imageColin Berry thinks, “STURP’s Raymond N. Rogers, top-notch (?) thermochemist, appeared to have abandoned thermodynamics completely when he argued for that implausible Maillard reaction”:

To cite an everday example, you can quickly get bread to go golden-brown in an electric toaster (the classical Maillard browning reaction), but if your toaster was broken, then sitting bread on the lid of the electric kettle, and heating it to 100 degrees will not produce toast, no matter how long you wait – hours, days, weeks etc.  Not even slightly toasted. The Maillard reaction is simply not THERMODYNAMICALLY FEASIBLE at 100 degrees Celsius, even if other chemical reactions are occuring at multiples of their normal room-temperature rate. Maillard reactions generally do not get going until the temperature is 150 degrees and above, and there are sound thermodynamic reasons for that which have nothing,  I repeat NOTHING, to do with chemical kinetics, the latter being a separate subject from chemical thermodynamics, though interfacing with it as discussed later. Thermodynmaics is about whether reactions are feasible in principle, i.e. go of their own accord. Kinetics is about the rates of reaction that are feasible. Some feasible reactions will not proceed at measurable rate, due to a minuscule rate of reaction, but a non-feasible reaction will not respond to a modest rise in temperature unless that rise (improbably) brings it into the range of thermodynamic feasibility.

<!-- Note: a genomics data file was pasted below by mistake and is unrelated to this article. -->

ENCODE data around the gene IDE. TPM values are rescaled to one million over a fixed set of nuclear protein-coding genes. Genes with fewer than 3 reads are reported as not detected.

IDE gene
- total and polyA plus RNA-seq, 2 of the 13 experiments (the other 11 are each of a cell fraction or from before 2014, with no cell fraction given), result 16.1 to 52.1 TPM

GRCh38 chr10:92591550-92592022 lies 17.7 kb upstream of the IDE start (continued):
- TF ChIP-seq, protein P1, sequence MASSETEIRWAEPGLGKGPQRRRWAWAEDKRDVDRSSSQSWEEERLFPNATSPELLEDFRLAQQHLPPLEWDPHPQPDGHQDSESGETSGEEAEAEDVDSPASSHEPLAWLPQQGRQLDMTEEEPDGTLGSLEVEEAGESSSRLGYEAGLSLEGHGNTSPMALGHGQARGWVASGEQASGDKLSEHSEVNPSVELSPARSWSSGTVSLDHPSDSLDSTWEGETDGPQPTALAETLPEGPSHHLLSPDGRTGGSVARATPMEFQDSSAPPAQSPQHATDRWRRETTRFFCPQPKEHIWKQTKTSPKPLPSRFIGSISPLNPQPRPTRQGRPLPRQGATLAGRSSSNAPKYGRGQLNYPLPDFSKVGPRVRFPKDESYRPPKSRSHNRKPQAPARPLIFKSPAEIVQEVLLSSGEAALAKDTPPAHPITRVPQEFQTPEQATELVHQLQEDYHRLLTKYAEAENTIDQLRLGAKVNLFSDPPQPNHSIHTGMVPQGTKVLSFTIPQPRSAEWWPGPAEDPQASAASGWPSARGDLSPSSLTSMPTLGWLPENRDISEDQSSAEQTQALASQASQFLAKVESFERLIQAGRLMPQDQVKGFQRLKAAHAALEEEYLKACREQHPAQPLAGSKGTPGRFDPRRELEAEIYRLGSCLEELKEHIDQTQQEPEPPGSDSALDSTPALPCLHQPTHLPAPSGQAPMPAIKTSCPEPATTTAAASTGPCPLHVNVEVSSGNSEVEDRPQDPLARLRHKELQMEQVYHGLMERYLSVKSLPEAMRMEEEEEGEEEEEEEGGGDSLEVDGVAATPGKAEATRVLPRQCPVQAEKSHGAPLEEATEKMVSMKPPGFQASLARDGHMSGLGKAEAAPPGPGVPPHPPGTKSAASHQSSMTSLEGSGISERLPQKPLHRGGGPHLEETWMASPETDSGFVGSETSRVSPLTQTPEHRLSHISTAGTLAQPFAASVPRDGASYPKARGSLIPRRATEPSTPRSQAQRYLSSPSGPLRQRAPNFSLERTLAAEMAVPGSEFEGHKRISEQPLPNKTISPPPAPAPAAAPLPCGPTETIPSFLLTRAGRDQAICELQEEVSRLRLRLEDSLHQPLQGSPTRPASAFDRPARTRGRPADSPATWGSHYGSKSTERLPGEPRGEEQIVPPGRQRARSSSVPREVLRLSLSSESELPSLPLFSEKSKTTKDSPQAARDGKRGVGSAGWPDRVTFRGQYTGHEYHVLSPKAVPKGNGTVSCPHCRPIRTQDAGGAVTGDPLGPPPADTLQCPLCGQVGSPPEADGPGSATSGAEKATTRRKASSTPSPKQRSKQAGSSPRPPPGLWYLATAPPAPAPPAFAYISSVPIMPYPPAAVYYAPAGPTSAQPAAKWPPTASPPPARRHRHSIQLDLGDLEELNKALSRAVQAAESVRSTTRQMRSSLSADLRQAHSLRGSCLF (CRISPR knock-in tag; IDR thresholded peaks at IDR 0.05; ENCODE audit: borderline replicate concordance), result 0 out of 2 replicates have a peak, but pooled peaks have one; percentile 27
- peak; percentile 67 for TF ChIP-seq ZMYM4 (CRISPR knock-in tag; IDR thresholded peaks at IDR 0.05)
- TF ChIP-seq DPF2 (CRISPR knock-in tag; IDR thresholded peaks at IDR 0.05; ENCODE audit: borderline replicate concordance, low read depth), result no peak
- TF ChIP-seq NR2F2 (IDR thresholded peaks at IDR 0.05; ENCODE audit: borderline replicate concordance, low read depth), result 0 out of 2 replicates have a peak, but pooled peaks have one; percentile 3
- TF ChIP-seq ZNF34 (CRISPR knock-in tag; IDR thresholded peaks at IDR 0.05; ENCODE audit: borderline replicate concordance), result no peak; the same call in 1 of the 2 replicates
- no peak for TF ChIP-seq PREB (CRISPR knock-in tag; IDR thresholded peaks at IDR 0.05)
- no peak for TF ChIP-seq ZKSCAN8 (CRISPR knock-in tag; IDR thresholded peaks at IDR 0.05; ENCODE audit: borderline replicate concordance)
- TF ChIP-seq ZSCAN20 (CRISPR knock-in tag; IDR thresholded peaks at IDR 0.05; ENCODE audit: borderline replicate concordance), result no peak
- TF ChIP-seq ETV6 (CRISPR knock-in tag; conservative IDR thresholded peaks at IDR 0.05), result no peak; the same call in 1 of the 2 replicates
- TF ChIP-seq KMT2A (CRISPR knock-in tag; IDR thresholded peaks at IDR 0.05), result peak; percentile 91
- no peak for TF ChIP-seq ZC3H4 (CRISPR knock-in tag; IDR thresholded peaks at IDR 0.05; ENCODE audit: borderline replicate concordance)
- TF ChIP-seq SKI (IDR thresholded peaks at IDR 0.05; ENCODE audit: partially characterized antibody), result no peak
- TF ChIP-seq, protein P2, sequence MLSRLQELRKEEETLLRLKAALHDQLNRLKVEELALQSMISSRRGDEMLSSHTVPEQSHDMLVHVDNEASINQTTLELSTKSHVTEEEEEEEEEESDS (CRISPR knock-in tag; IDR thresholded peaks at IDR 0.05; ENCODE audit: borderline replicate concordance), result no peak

So how could Rogers have got it so wrong, despite his impressive, some might say impeccable credentials in the area of thermochemistry?

imageDidn’t Rogers write (and isn’t this a picture of success):

After these successful experiments, a sample of Edgerton’s bleached linen was placed on four drops of dextrin solution on a plastic plate. A round spot was obtained and the water was allowed to evaporate from the cloth: at this point no colour could be seen on either surface. The middle of the same sample was placed on four drops of Saponaria solution. The wet spot expanded radially through the cloth. The water was allowed to evaporate, and no colour could be observed. The sample was then treated for 10 minutes with ammonia vapour: a very light colour could be observed on the top surface after standing 24 hours at room temperature.